We definitely have a work hard, play hard mentality when at SCMLA. After arriving late Wednesday, we stayed up for drinks with Rita, one of our mentors/professors from grad school. Then, we were up early to see our friend and fellow fiction MFA alum, Scott, read a short story. After that, we rushed through lunch before the teaching freshman composition session I was chairing and Rita was presenting on. Next, Brendan and I both presented in different sessions (Science Fiction for me and Gender and Race for him). After such a long day, we were all hungry and tired. Luckily, one of my students had made some recommendations: Bohemian Pizza and Hodges Bend Bar. We took an Uber to the pizza place, and conveniently, the bar was right across the street. It was a great evening!



The next day was just as busy at the conference: three sessions in a row that left us tied up from 1-6. We started the day by eating breakfast inside of Mathis Brothers furniture store (we were in suburbia, and the closet thing to us was chain restaurants and a shopping mall). The cafe was called Sponz and was actually really good and reasonably priced. After our long day, we did a big group dinner at The Vault, which used to be an old bank. The food was so/so, but the atmosphere and company was wonderful. We spent the rest of the evening bar hopping and checked out five different bars or so. The group favorite was The Max Retropub, which had a bunch of arcade games. I love any excuse to play skee ball and get my fortune told by Zoltar and watch Nightmare on Elm Street. Any child of the 80s would be happy in here. We ended the night back at Bohemian Pizza and Hodges Bend (great patios for having conversations and being able to hear each other) before catching an Uber back to the hotel around 2:30!

The final day, things wrapped up at the conference early and we went for a delicious lunch with friends at Prairie Brewery. Brendan was very excited about his beer flight and the infamous prairie bomb.


We walked to Glacier chocolates afterwards, and I picked out sets of several chocolates for Brendan and I to savor throughout this week. I'm looking forward to trying Island Spice, PB&J, Strawberry Champagne, Banana Split, Limoncello, and PB Cayenne. We caught an evening flight home and as usual, had a great experience (as great as flying can be) with Southwest Airlines. These days, I'm sad whenever we aren't flying Southwest!

Today is hitting us hard. We're both exhausted, but we know we have to get it together and gear up for week 7 of the semester. Brendan wins spouse of the day for grabbing a few essentials at the store and making dinner. I love that man!

Hope everyone had a fun weekend.
<3





Monday, October 2, 2017

Brendan's Apple Cinnamon Pancakes

Greetings faithful blog readers,

First of all, what happened in Vegas last night was a horrible tragedy. I hope our nation will make changes in order to become a safer place. I believe that laws will do more to protect us than words. I believe our current system is not okay. Other than these simple thoughts, I'm extra grateful for my loved ones today. I can't imagine the loss many families are facing; I wish no one had to endure such a thing, and I believe such a country is possible. It's easy to feel powerless, but we do have power when it comes to electing our representatives, and I hope people remember that.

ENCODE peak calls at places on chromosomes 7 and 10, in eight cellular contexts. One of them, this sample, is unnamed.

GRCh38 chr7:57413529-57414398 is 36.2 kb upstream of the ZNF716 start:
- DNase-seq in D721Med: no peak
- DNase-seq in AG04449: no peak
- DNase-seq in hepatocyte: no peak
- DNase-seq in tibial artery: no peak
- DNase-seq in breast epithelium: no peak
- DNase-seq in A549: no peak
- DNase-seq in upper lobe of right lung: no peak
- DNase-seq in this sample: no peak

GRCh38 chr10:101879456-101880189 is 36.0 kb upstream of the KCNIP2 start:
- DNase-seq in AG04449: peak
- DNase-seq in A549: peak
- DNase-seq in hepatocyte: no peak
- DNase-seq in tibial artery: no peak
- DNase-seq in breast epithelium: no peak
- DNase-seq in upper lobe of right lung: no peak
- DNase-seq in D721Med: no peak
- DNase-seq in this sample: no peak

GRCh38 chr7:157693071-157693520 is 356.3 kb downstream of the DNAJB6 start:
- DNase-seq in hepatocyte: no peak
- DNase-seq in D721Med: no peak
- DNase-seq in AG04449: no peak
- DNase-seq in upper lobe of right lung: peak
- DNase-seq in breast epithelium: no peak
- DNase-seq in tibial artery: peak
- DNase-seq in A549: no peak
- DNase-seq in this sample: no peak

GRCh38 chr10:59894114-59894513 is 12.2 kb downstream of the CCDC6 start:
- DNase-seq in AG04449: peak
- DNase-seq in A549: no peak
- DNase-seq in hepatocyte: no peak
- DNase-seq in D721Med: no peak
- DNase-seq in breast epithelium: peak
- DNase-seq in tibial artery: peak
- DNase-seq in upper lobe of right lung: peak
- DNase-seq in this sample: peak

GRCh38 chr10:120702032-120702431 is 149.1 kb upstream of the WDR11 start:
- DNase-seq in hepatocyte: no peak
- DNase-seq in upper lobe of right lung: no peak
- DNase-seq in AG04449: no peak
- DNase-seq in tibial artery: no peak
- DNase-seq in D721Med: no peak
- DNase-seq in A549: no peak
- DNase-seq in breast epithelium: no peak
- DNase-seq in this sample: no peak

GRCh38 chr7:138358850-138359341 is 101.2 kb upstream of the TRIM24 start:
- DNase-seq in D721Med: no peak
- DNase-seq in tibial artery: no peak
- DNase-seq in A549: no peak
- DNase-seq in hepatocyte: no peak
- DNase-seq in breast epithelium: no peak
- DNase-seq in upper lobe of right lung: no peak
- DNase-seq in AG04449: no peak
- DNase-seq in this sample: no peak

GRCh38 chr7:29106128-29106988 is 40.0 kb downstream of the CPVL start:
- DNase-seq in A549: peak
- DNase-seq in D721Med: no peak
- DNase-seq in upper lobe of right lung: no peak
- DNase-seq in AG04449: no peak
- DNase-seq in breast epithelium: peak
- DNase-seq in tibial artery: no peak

On a much lighter note...

Brendan and I just enjoyed a lovely working weekend. We worked on conference papers, did school work in preparation for our upcoming absences, and caught up on laundry. Even though the weekend was about working, Brendan treated us both to an amazing breakfast on Saturday morning. It set the tone for the entire day (it was another rainy one, but after a week of rain, we're finally back to sunny skies). Since it's the perfect fall breakfast, I promised myself I'd share it with you.

Ingredients:
Pancakes:
1 cup pancake mix (we are currently using Kodiak Cakes) mixed with 1/4 cup apple juice & 3/4 cup water (instead of plain water).
1/2 cup of apples, diced.
1/2 tsp cinnamon
Syrup
1/4 cup maple syrup
1/2 tsp cinnamon
1/4 tsp nutmeg
1/4 tsp cloves

Directions:

Before starting, you can pre-heat your oven to 300 degrees, so you can keep your pancakes warm.

1.) Heat a pan to medium/high heat and use non-stick spray or oil to grease the pan
2.) Mix pancake mix with water, apple juice, cinnamon, and diced apples
3.) Prepare pancakes according to package directions on mix
4.) Whisk together syrup ingredients
5.) Top pancakes with syrup
6.) Try to get over how delicious they are (you can't!)

Cook and Prep Time (with eggs): 30 Minutes
Deliciousness Factor: 4.625 out of 5 stars (Brendan always gives these a complicated rating because he thinks he's funny).



If you are going for the spouse of the day award (which Brendan won on Saturday!), serve with a homemade pumpkin spice latte.



We also checked out Mother at Cinergy in Odessa on Saturday. I was surprised the tickets were a little more expensive until we got there and I realized it is because the new Cinergy has fancy reclining seats...not going to deny that it was the most comfortable movie seat ever. Watching Mother is a disconcerting experience, but we both enjoyed talking about it afterwards. Would not recommend it if you don't like allegories or are easily offended.

Working weekend status:
Conference paper: almost done (Stacy), 1 paper done and 1 still getting there (Brendan)
Discussion Board: Graded
Sub Plans: Prepped
Groceries: Obtained
Laundry done: 4 loads (you know I left the last one in the dryer...)

Tulsa, Oklahoma, here we come! Any recommendations? We'll be staying in the downtown area.

Wishing for everyone's week to brighten. Happy October.
<3